With the lion's share of
lead output going into battery production, analysts aren't
concerned that the removal of the heavy metal from fixtures and
fittings on a state-or even federal-level could have much
impact on demand.
But while California Assembly Bill 1953
and its Vermont counterpart won't materially impact the
fundamentals of the U.S. lead market, the "green" legislation
could spark some unintended consequences in other metals
markets-from minor metals supply to a further push away from
red metal products in the plumbing sector, analysts said.
The idea that the removal of lead from
traditionally leaded alloys won't impact demand might at first
seem counter-intuitive, but according to metals industry
analysts even if the legislation were to be enacted nationwide
the impact on the market would be minuscule.
"Overall, it's unlikely it's going to
have much of an impact on demand in the U.S.," said Paul White,
head of forecasting and statistics at the International Lead
and Zinc Study Group in Lisbon, Portugal, noting that lead
usage outside the automotive and industrial battery sector is
just a drop in the bucket.
According to data from Deutsche Bank
AG, only 11.3 percent of total U.S. lead consumption in 2008
went to non-battery applications, and only a fraction of that
going into alloys.
Jon Barnes, principal consultant of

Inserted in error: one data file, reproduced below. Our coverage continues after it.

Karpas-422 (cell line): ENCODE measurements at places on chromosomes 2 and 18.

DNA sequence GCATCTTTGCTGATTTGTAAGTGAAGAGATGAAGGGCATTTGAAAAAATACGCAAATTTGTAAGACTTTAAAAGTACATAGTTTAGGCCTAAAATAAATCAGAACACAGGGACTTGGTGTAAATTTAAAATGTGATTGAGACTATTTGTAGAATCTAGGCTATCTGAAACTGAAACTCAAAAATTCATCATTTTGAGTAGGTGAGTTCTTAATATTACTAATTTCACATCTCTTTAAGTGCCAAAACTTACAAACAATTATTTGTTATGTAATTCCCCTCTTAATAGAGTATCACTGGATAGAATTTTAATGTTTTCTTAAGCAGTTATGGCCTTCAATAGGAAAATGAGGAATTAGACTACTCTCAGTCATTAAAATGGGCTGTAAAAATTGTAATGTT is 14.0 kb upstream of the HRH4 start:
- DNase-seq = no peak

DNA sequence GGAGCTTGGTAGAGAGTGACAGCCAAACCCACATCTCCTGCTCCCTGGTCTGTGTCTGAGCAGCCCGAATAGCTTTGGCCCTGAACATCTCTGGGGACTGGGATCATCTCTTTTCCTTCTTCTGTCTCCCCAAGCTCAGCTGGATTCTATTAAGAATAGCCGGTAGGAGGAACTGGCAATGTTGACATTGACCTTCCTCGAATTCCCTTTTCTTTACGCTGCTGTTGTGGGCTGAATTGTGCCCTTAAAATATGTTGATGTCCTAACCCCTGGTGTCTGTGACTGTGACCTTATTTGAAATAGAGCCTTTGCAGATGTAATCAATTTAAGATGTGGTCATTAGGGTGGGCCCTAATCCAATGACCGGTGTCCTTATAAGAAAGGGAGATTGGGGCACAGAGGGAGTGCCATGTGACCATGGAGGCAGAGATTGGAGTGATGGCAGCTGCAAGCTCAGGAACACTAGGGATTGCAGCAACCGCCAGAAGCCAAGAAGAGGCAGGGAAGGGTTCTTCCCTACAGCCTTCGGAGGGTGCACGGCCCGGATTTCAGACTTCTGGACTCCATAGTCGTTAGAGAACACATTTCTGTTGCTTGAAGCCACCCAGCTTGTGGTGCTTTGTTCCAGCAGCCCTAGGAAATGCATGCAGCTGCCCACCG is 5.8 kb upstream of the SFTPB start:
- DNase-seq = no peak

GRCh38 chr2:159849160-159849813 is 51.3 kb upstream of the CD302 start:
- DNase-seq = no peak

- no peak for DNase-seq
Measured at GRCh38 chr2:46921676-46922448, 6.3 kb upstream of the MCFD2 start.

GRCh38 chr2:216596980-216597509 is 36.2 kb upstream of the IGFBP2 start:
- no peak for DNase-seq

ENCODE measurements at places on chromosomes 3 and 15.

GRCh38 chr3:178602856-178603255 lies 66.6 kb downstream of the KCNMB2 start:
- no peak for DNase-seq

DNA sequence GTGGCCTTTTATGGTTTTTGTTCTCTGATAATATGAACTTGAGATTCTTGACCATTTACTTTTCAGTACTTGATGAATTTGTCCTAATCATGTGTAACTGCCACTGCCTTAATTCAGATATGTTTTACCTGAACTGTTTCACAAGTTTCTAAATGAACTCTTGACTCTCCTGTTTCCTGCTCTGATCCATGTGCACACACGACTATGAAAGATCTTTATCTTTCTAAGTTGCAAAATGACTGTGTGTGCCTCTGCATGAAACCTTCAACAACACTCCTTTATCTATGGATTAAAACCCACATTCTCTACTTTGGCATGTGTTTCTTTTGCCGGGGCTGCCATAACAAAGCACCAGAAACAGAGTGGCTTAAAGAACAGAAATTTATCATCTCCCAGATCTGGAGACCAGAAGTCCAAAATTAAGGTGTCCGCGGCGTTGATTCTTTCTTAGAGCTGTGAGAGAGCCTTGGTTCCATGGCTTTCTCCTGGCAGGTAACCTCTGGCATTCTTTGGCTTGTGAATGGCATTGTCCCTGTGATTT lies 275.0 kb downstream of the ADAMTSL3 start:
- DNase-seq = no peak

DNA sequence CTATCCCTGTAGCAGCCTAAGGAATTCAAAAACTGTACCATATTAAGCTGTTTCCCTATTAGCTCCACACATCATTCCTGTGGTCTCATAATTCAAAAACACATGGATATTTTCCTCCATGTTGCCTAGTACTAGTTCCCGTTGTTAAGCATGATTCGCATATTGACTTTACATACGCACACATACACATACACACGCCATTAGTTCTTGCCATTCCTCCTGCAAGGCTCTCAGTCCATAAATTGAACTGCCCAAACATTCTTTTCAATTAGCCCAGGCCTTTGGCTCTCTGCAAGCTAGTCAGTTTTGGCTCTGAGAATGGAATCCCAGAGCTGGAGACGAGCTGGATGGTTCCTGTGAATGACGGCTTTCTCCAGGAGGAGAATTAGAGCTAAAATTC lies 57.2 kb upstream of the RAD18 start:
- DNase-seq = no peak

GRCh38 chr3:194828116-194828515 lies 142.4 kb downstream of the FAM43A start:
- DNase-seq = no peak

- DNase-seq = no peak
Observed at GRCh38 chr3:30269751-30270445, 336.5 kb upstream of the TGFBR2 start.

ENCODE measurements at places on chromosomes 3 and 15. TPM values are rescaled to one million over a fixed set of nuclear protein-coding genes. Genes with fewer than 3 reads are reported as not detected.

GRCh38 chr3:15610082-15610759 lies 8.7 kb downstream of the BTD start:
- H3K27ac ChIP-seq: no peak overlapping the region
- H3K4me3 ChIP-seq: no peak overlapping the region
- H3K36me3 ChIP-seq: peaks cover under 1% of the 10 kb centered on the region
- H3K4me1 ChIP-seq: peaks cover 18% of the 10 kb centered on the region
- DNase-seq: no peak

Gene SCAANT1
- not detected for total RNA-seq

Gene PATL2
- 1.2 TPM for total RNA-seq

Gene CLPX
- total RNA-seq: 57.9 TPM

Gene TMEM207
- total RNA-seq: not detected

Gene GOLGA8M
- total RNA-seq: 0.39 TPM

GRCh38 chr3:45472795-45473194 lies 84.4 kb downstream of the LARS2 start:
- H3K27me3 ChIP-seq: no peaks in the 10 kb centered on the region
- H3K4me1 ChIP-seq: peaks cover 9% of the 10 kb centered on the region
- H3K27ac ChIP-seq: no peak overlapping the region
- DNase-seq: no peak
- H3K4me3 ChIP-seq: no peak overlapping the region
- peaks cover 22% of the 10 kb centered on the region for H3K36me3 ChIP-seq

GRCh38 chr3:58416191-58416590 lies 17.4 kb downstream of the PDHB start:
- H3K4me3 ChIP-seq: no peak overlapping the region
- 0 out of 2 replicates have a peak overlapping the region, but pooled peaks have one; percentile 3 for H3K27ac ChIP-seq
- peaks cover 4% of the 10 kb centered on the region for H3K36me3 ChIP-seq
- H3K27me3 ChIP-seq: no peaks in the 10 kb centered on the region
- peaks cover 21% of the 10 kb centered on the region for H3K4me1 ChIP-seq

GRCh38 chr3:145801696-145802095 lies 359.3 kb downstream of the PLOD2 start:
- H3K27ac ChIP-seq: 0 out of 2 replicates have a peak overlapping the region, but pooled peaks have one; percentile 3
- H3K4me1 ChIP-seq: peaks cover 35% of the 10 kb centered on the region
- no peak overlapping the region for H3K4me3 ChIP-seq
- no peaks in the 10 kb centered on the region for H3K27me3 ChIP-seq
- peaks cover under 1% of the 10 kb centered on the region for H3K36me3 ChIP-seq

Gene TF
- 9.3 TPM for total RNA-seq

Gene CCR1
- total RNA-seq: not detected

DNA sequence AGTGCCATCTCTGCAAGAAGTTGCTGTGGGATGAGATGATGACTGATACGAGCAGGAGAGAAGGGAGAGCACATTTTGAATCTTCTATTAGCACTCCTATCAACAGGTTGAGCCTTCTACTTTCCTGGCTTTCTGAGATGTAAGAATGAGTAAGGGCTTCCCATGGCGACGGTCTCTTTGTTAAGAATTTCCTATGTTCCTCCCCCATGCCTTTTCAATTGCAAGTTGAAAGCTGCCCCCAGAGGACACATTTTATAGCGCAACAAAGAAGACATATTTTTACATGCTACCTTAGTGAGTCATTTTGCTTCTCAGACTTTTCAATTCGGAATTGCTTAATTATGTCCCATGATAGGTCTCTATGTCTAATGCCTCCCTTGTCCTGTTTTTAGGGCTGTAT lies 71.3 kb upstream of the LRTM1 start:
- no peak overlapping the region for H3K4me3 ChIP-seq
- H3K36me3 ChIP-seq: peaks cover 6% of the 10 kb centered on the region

copper fabricating at CRU International Ltd., London, agrees
that the legislated removal of lead from plumbing fixtures
would be essentially inconsequential, even if such a
requirement were to catch on coast to coast. "The demand side
is so dominated by batteries that this is just sort of a
footnote in the lead industry," he said. "A lot of brass is
produced from returned scrap anyway, so there's not a lot of
brand-new lead that goes into making brass every year. The lead
industry won't even notice."
But that doesn't hold for other metals,
analysts said. While the lead market might not feel the impact
of AB1953 and similar legislation, the minor metals markets
might. Take, for example, bismuth, a minor metal with annual
global production of about 5,000 tonnes vs. lead production of
nearly 9 million tonnes. If manufacturers were to replace lead
with bismuth to retain the alloys' properties of machinability,
a substitution that some companies are already exploring, the
lead market might not feel the impact but the significantly
smaller bismuth market surely would.
"Very little bismuth is produced each
year. The idea of using expensive and difficult-to-get-out
bismuth is like replacing oranges with caviar-it might taste
better, but economically it makes no sense," Jack Lifton,
consultant at Jack Lifton LLC, said.
"Even if those legislators hold their
breaths until they turn blue, they can't conjure bismuth out of
nowhere. These guys, without thinking of the consequences, have
made a move that's probably foolish," he added, noting that
using high-demand natural materials like bismuth and silicon in
place of lead will severely curtail the minor metal supply and
drive up prices.
With new lead-free alloys generally
clocking in at higher prices, consumers might forgo brasses
altogether in favor of cheaper plastics, analysts said.
"People will try to find a cheaper
solution," Barnes said, noting that the shift to plastics first
began to take hold in the plumbing industry when copper prices
soared. "The last thing they want is to be telling customers is
they've got to be using this new lead-free alloy and it's going
to cost 50 percent more."
Lifton agreed. "The substitution into
plastic is going on already due to factors like the cost of
metals. If you want to do away with lead, you're going to see
(customers) go to another technology," he said. "They're
driving substitution." ANNE RILEY